APTN National News
The United States Army Corps of Engineers says it has no plans for forcible removal of people at the Oceti Sakowin camp.
The news comes just days after Tribal leaders were notified Corps had plans to close the portion of the camp north of the Cannonball River to all public use on Dec. 5.
The Corps initially said the decision was necessary to protect the general public from the “violent confrontations between protesters and law enforcement officials that have occurred in this area, and to prevent death, illness or serious injury to inhabitants of encampments due to the harsh North Dakota winter conditions.”
The decision was welcomed by North Dakota State Senator John Hoeven who issued a statement on the weekend saying, “In light of violent protest activity, the Corps has taken a necessary step to protect public safety. Now, the protesters should respect the law and peacefully leave the protest area.”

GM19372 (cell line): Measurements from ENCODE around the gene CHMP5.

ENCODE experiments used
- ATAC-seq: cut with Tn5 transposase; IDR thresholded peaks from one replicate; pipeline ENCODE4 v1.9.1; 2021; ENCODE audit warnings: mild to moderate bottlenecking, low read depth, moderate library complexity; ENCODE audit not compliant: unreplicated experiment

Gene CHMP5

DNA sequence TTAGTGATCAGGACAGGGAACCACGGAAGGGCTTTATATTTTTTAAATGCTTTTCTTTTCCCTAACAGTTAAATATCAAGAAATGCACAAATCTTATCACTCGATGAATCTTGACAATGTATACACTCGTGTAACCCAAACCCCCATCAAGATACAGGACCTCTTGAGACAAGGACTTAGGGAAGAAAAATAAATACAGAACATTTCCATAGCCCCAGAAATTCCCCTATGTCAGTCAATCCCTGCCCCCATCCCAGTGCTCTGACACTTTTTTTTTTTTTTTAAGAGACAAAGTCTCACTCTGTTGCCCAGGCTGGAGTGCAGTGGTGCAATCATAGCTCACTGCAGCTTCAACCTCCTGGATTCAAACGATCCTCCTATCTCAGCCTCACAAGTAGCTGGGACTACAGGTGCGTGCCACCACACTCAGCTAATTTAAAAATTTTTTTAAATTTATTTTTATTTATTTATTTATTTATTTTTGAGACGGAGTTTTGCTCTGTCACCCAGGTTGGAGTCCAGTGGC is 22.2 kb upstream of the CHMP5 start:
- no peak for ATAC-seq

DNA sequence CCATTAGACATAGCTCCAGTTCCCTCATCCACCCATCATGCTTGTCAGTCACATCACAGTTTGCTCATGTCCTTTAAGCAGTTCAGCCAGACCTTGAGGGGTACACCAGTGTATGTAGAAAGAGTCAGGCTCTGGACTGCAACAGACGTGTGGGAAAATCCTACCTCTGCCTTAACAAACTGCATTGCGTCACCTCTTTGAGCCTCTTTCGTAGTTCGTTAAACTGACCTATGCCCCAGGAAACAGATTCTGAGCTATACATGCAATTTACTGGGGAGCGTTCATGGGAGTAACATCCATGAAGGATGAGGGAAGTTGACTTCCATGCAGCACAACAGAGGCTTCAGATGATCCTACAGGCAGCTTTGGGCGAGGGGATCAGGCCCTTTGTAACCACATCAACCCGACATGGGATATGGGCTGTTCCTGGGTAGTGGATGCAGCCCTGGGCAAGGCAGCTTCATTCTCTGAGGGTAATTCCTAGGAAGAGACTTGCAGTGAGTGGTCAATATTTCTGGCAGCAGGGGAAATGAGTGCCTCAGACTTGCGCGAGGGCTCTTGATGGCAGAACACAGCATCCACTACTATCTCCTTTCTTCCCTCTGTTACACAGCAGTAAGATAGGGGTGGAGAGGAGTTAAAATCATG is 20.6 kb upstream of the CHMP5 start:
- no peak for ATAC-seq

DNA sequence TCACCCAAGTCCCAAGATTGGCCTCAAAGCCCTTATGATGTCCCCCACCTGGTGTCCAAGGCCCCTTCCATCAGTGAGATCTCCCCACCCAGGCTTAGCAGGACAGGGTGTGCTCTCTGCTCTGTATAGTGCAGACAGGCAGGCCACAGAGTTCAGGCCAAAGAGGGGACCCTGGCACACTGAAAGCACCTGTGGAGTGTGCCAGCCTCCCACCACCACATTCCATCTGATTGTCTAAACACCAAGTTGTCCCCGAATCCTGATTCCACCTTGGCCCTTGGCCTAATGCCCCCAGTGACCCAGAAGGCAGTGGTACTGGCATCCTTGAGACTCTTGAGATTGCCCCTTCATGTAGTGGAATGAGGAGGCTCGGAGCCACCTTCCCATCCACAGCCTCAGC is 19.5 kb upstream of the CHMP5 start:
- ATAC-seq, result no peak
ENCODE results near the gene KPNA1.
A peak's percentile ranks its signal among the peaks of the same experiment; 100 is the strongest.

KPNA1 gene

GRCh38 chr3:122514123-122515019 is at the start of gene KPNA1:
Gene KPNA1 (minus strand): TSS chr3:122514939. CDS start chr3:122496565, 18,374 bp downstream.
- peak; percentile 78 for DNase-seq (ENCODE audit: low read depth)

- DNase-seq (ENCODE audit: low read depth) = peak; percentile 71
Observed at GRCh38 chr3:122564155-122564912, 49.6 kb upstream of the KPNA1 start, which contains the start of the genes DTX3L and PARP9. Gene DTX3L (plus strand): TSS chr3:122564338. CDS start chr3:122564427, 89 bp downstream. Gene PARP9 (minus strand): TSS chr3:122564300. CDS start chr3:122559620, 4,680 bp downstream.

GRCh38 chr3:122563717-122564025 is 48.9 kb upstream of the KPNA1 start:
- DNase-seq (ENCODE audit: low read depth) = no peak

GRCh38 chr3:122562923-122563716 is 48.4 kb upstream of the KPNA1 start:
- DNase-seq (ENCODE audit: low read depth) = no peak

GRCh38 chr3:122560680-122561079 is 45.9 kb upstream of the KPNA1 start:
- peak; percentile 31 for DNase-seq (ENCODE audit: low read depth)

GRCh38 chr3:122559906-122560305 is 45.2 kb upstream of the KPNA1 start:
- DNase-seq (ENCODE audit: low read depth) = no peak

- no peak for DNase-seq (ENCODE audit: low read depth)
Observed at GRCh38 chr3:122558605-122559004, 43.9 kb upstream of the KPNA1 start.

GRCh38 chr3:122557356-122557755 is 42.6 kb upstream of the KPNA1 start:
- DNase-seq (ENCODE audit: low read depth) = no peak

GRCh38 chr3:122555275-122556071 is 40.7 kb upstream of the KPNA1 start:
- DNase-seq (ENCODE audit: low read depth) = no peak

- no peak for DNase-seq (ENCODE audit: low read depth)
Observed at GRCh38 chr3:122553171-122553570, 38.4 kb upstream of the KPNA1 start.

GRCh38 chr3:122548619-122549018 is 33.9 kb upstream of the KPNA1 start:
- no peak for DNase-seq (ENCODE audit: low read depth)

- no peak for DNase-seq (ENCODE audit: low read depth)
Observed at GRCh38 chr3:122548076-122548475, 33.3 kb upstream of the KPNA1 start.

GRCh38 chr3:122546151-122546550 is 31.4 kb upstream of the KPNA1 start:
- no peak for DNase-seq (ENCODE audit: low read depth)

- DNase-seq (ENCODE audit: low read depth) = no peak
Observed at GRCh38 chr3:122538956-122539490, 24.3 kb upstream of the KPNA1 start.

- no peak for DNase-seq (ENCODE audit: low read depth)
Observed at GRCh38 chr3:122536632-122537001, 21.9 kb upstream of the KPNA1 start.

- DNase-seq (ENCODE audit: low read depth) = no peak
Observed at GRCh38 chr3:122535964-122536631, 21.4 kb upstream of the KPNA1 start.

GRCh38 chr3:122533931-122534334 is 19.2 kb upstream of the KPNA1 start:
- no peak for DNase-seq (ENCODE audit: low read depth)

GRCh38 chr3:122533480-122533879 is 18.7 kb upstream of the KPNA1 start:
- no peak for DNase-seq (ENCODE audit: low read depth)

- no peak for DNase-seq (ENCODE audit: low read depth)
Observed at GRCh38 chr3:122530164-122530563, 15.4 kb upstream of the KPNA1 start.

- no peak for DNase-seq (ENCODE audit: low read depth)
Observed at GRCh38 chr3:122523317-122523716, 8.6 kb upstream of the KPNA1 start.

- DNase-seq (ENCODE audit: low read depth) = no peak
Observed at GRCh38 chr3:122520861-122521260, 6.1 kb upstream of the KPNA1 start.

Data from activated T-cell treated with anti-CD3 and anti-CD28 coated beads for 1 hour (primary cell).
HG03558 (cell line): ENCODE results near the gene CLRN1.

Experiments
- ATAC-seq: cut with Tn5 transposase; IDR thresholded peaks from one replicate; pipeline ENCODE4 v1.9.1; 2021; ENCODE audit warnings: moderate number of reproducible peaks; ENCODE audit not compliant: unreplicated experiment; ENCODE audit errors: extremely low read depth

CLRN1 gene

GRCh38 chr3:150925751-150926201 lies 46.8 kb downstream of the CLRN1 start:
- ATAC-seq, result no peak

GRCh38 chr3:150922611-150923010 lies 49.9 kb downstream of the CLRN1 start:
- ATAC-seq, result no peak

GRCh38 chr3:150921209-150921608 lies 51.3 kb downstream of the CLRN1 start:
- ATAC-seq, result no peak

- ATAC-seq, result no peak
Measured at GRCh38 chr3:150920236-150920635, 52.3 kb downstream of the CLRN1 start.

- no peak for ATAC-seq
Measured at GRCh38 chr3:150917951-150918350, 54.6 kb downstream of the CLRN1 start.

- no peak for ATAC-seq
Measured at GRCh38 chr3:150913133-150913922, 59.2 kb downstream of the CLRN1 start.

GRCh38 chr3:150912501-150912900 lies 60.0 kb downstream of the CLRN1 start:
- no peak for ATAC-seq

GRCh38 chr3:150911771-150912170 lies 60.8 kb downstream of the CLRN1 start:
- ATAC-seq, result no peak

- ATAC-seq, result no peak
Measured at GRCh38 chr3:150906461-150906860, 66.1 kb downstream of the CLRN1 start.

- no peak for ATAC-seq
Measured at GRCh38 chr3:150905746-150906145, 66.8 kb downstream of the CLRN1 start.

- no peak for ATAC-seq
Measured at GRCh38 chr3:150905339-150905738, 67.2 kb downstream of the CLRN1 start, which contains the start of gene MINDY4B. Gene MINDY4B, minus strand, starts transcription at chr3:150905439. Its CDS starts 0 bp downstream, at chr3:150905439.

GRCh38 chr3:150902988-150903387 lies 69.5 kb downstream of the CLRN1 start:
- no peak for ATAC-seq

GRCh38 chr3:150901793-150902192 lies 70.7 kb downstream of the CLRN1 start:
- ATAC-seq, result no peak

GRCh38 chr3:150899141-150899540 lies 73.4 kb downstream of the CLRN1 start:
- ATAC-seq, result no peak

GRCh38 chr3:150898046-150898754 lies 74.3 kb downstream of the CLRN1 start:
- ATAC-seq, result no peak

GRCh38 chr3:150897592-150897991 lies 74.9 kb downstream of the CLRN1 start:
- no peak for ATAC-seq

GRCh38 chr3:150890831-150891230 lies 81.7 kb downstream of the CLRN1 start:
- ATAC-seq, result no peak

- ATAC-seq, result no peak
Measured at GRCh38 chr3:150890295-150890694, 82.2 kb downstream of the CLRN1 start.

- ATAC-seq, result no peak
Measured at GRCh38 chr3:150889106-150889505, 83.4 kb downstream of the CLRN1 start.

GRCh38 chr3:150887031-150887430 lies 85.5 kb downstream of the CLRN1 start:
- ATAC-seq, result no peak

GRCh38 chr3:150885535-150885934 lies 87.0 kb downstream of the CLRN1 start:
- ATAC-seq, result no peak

The Standing Rock Sioux Tribe is calling on President Barack Obama to deny the easement that would allow the Dakota Access Pipeline to cross the Missouri River.
“Those who remain will be considered unauthorized and may be subject to citation under federal, state or local laws,” the Corps said in the statement. “Unfortunately, it is apparent that more dangerous groups have joined this protest and are provoking conflict in spite of the public pleas from Tribal leaders.”
The Corps has never been able to legally issue a permit for the Oceti Sakowin camp due to the pre-existing grazing lease to a local rancher.
The Corps has set up an area south of the Cannonball River they’re calling a “free speech zone.”
A news conference was held at the Oceti Sakowin camp on Sunday. The message from people there was the letter from the Corps about a potential eviction means nothing to them. They plan to continue to hold the camp and stop the pipeline from crossing the river.